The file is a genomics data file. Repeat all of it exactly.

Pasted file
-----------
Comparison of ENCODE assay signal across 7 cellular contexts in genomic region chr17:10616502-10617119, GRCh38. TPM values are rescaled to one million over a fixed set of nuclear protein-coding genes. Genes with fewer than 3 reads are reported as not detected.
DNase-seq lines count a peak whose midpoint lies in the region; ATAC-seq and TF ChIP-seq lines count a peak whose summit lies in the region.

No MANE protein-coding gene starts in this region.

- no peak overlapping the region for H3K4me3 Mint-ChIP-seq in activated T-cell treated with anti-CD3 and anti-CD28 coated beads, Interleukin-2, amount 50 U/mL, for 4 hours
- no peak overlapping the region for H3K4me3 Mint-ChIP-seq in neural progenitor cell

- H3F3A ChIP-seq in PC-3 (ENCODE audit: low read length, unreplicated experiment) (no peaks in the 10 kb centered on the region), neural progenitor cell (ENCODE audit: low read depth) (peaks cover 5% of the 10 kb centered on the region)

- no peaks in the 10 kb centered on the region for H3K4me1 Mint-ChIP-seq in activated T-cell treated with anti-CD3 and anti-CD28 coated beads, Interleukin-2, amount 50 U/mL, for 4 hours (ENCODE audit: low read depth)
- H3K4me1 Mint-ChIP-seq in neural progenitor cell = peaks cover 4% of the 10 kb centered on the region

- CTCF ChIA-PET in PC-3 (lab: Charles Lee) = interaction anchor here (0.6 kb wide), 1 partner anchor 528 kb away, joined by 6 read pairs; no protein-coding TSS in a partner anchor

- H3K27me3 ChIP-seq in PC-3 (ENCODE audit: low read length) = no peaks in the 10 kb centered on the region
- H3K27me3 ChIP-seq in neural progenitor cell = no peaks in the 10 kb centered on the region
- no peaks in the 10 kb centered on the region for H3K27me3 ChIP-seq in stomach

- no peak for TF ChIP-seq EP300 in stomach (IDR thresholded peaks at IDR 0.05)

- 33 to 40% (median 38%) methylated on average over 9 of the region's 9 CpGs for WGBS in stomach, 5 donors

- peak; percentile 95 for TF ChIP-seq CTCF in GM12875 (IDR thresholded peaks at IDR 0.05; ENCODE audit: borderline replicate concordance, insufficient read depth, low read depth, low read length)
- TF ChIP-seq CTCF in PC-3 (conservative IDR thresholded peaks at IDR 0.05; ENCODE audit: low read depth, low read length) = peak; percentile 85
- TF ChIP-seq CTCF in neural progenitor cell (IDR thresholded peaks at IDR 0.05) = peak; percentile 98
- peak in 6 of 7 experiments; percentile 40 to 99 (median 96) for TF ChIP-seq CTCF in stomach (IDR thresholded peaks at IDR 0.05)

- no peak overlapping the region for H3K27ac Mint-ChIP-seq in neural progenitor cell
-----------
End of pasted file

Comparison of ENCODE assay signal across 7 cellular contexts in genomic region chr17:10616502-10617119, GRCh38. TPM values are rescaled to one million over a fixed set of nuclear protein-coding genes. Genes with fewer than 3 reads are reported as not detected.
DNase-seq lines count a peak whose midpoint lies in the region; ATAC-seq and TF ChIP-seq lines count a peak whose summit lies in the region.

No MANE protein-coding gene starts in this region.

- no peak overlapping the region for H3K4me3 Mint-ChIP-seq in activated T-cell treated with anti-CD3 and anti-CD28 coated beads, Interleukin-2, amount 50 U/mL, for 4 hours
- no peak overlapping the region for H3K4me3 Mint-ChIP-seq in neural progenitor cell

- H3F3A ChIP-seq in PC-3 (ENCODE audit: low read length, unreplicated experiment) (no peaks in the 10 kb centered on the region), neural progenitor cell (ENCODE audit: low read depth) (peaks cover 5% of the 10 kb centered on the region)

- no peaks in the 10 kb centered on the region for H3K4me1 Mint-ChIP-seq in activated T-cell treated with anti-CD3 and anti-CD28 coated beads, Interleukin-2, amount 50 U/mL, for 4 hours (ENCODE audit: low read depth)
- H3K4me1 Mint-ChIP-seq in neural progenitor cell = peaks cover 4% of the 10 kb centered on the region

- CTCF ChIA-PET in PC-3 (lab: Charles Lee) = interaction anchor here (0.6 kb wide), 1 partner anchor 528 kb away, joined by 6 read pairs; no protein-coding TSS in a partner anchor

- H3K27me3 ChIP-seq in PC-3 (ENCODE audit: low read length) = no peaks in the 10 kb centered on the region
- H3K27me3 ChIP-seq in neural progenitor cell = no peaks in the 10 kb centered on the region
- no peaks in the 10 kb centered on the region for H3K27me3 ChIP-seq in stomach

- no peak for TF ChIP-seq EP300 in stomach (IDR thresholded peaks at IDR 0.05)

- 33 to 40% (median 38%) methylated on average over 9 of the region's 9 CpGs for WGBS in stomach, 5 donors

- peak; percentile 95 for TF ChIP-seq CTCF in GM12875 (IDR thresholded peaks at IDR 0.05; ENCODE audit: borderline replicate concordance, insufficient read depth, low read depth, low read length)
- TF ChIP-seq CTCF in PC-3 (conservative IDR thresholded peaks at IDR 0.05; ENCODE audit: low read depth, low read length) = peak; percentile 85
- TF ChIP-seq CTCF in neural progenitor cell (IDR thresholded peaks at IDR 0.05) = peak; percentile 98
- peak in 6 of 7 experiments; percentile 40 to 99 (median 96) for TF ChIP-seq CTCF in stomach (IDR thresholded peaks at IDR 0.05)

- no peak overlapping the region for H3K27ac Mint-ChIP-seq in neural progenitor cell